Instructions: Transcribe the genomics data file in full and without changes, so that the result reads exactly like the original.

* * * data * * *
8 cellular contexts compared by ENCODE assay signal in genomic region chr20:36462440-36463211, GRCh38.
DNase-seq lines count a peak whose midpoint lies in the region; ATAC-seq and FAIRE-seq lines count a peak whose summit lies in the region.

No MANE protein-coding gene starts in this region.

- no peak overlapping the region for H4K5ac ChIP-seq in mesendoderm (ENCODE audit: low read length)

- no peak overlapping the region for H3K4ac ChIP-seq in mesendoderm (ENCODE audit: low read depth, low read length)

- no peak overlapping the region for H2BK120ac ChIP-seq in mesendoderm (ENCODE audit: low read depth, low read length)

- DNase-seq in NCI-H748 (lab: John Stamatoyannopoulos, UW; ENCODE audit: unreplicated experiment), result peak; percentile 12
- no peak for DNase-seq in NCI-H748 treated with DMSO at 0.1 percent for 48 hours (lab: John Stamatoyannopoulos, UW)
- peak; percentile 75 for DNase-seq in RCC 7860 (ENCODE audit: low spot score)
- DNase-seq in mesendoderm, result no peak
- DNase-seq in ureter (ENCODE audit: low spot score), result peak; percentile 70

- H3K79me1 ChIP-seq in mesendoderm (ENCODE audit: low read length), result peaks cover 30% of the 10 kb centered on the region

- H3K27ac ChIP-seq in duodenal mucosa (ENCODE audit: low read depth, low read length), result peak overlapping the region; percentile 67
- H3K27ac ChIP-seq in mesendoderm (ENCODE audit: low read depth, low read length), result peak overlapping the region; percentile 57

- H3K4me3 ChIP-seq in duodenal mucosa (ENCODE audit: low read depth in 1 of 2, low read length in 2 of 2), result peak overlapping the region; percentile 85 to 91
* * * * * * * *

8 cellular contexts compared by ENCODE assay signal in genomic region chr20:36462440-36463211, GRCh38.
DNase-seq lines count a peak whose midpoint lies in the region; ATAC-seq and FAIRE-seq lines count a peak whose summit lies in the region.

No MANE protein-coding gene starts in this region.

- no peak overlapping the region for H4K5ac ChIP-seq in mesendoderm (ENCODE audit: low read length)

- no peak overlapping the region for H3K4ac ChIP-seq in mesendoderm (ENCODE audit: low read depth, low read length)

- no peak overlapping the region for H2BK120ac ChIP-seq in mesendoderm (ENCODE audit: low read depth, low read length)

- DNase-seq in NCI-H748 (lab: John Stamatoyannopoulos, UW; ENCODE audit: unreplicated experiment), result peak; percentile 12
- no peak for DNase-seq in NCI-H748 treated with DMSO at 0.1 percent for 48 hours (lab: John Stamatoyannopoulos, UW)
- peak; percentile 75 for DNase-seq in RCC 7860 (ENCODE audit: low spot score)
- DNase-seq in mesendoderm, result no peak
- DNase-seq in ureter (ENCODE audit: low spot score), result peak; percentile 70

- H3K79me1 ChIP-seq in mesendoderm (ENCODE audit: low read length), result peaks cover 30% of the 10 kb centered on the region

- H3K27ac ChIP-seq in duodenal mucosa (ENCODE audit: low read depth, low read length), result peak overlapping the region; percentile 67
- H3K27ac ChIP-seq in mesendoderm (ENCODE audit: low read depth, low read length), result peak overlapping the region; percentile 57

- H3K4me3 ChIP-seq in duodenal mucosa (ENCODE audit: low read depth in 1 of 2, low read length in 2 of 2), result peak overlapping the region; percentile 85 to 91